Despite the roll-out of new perinatal mental health units across England, some pregnant women and new mothers are being denied help
“We know all too well how important the first 1,000 days of a child’s life are. Failing to support new mothers during this crucial period will have an unfathomable human cost.” Rosena Allin-Khan, MP
Almost 200,000 women with perinatal or postnatal mental health problems are unable to access NHS support, an FOI request has found.
The Guardian has reported that even women who do receive mental health help have to wait up to 19 months to start treatment because perinatal mental health services are overstretched.
One in four mothers develop a mental health problem relating to pregnancy or birth. Conditions include postnatal depression, postpartum psychosis and post-traumatic stress disorder as the result of a traumatic birth.
The data emerged in response to freedom of information requests by Dr Rosena Allin-Khan, Labour’s former shadow minister for mental health, to England’s 54 NHS mental health trusts. Last year 11,507 women who sought care for perinatal mental health problems did not get any after they had been assessed, according to figures provided by the 34 trusts that responded to the requests.
By extrapolating those findings to the other 20 trusts that did not release data, it is possible to estimate that 18,953 mothers across England as a whole were denied care, Allin-Khan said.
“It is an absolute scandal that new mothers are facing long waits for mental health services and all too often end up being turned away. No mother should be left behind to suffer in silence,” Allin-Khan told the Guardian.
“We know all too well how important the first 1,000 days of a child’s life are. Failing to support new mothers during this crucial period will have an unfathomable human cost.”
Some trusts performed worse than others. In 2022-23, the Southern Health mental health trust did not provide treatment for 1,644 women seeking perinatal mental health care once it had assessed them. It “closed” their referral. In Essex 929 women were refused help, as were 924 in Kent and Medway
By comparison, only one woman who sought care from the Berkshire mental health trust was denied it last year, along with one from the Norfolk and Suffolk mental health trust.
Dr Alain Gregoire, the president of the Maternal Mental Health Alliance, said that the delays were caused by services struggling to meet demand as a result of having significant shortages of doctors, nurses and therapists.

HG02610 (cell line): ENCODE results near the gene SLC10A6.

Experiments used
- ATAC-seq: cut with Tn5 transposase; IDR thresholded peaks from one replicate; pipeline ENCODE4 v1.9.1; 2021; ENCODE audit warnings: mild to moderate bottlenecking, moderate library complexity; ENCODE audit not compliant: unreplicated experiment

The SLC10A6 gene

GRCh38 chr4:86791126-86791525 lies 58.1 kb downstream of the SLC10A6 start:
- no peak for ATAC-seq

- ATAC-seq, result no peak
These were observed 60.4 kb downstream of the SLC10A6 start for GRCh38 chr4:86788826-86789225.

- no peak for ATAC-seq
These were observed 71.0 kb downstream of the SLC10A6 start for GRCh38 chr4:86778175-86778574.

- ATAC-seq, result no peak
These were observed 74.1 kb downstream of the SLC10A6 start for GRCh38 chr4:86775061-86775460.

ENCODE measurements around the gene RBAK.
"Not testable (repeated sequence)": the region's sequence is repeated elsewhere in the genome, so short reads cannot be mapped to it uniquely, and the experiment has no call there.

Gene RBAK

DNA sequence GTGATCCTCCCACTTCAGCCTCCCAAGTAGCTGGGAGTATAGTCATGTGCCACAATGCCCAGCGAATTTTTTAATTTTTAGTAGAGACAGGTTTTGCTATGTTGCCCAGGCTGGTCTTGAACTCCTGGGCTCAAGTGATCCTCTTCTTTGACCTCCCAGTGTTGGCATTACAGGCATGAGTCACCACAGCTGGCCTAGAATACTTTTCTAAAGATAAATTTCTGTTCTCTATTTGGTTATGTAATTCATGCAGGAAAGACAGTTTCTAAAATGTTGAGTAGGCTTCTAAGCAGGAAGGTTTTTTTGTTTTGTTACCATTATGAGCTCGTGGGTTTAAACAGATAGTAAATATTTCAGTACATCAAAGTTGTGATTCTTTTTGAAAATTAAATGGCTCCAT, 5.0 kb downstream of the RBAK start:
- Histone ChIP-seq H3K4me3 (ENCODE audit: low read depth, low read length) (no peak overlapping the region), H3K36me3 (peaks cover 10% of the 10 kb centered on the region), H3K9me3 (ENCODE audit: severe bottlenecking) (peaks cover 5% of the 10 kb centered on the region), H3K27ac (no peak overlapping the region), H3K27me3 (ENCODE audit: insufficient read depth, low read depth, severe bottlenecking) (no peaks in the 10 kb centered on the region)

“Staff are working absolutely flat-out but can’t deliver the amount of care they should be delivering. So they are having to make clinical decisions about who gets priority. No one is saying ‘don’t see this woman’. They just don’t have the capacity to do it,” he said.
“It is rationing of care at a clinical level because there just isn’t the capacity to deliver that care, largely because there aren’t enough staff.”
Angela McConville, the chief executive of parenting charity NCT, told the Guardian: “The lack of mental health support services for pregnant women and women in the postnatal period is now at a stage where we would consider them to be dangerously patchy and unreliable. Access … remains a postcode lottery.
“Services are inconsistent and poorly-resourced, with long wait times that are detrimental to the long-term health and wellbeing of new parents and their babies.”
In the past two years, NHS England has been rolling out specialist perinatal mental health teams in every part of England. It has also increased the number of places in mother and baby units, which treat the most seriously ill women as inpatients, such as those with postpartum psychosis.
An NHS spokesperson said: “Women across England are benefiting from specialist perinatal mental health support, with an estimated 51,000 new mums treated over the last year, up nearly 70% compared to three years ago, with every local health system now having access to a specialist community perinatal mental health team.”
Although women with severe mental health symptoms such as psychosis or PTSD need professional help, a new study has found that the AI mental health app Wysa can help with prenatal and postnatal depression.
The study found that mothers who were highly engaged with the app saw a 12.7% reduction in depressive symptoms (from 15.8 to 13.8 measured on the Patient Health Questionnaire-9). Many who were highly engaged saw their scores drop from moderately severe depression to moderate depression.
The women who took part chatted with the AI chatbot about their emotions and stressors, expressing their concerns, hopes and need for support. They were also able to use the app to reframe their thoughts.
NHS England’s Long Term Plan promised to “transform” perinatal mental health services, introducing specialist teams in every region of the country so that by 2023/24, at least 66,000 women with moderate to severe perinatal mental health difficulties would be able to access care and support in the community. The care available would be extended from 12 months postpartum to 24 months postpartum. In practice, it seems, that promise has not been fulfilled. While the new teams have been established, a combination of staff shortages and under-resourcing means they cannot meet demand. As a result, pregnant women and new mothers with serious mental health problems are not able to access the care they desperately need. To fulfil its promise, NHS England needs to focus as a matter of urgency on retaining, training and recruiting staff with mental health expertise.